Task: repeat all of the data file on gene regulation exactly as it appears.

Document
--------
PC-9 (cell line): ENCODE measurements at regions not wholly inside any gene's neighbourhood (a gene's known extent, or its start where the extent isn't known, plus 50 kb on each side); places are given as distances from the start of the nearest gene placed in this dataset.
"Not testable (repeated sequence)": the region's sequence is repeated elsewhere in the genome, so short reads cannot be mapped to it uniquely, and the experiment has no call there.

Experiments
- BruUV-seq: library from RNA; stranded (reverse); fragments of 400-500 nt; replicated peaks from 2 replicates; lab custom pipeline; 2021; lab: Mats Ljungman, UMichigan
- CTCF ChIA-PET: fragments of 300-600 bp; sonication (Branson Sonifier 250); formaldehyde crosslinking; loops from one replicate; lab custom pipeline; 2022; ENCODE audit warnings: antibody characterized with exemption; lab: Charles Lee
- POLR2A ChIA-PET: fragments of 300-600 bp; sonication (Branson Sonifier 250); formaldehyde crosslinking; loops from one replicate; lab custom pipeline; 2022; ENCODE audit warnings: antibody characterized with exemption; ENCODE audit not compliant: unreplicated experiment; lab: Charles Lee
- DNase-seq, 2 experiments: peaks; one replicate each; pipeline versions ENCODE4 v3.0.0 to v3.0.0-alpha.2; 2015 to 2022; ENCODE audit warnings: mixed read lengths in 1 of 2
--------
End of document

PC-9 (cell line): ENCODE measurements at regions not wholly inside any gene's neighbourhood (a gene's known extent, or its start where the extent isn't known, plus 50 kb on each side); places are given as distances from the start of the nearest gene placed in this dataset.
"Not testable (repeated sequence)": the region's sequence is repeated elsewhere in the genome, so short reads cannot be mapped to it uniquely, and the experiment has no call there.

Experiments
- BruUV-seq: library from RNA; stranded (reverse); fragments of 400-500 nt; replicated peaks from 2 replicates; lab custom pipeline; 2021; lab: Mats Ljungman, UMichigan
- CTCF ChIA-PET: fragments of 300-600 bp; sonication (Branson Sonifier 250); formaldehyde crosslinking; loops from one replicate; lab custom pipeline; 2022; ENCODE audit warnings: antibody characterized with exemption; lab: Charles Lee
- POLR2A ChIA-PET: fragments of 300-600 bp; sonication (Branson Sonifier 250); formaldehyde crosslinking; loops from one replicate; lab custom pipeline; 2022; ENCODE audit warnings: antibody characterized with exemption; ENCODE audit not compliant: unreplicated experiment; lab: Charles Lee
- DNase-seq, 2 experiments: peaks; one replicate each; pipeline versions ENCODE4 v3.0.0 to v3.0.0-alpha.2; 2015 to 2022; ENCODE audit warnings: mixed read lengths in 1 of 2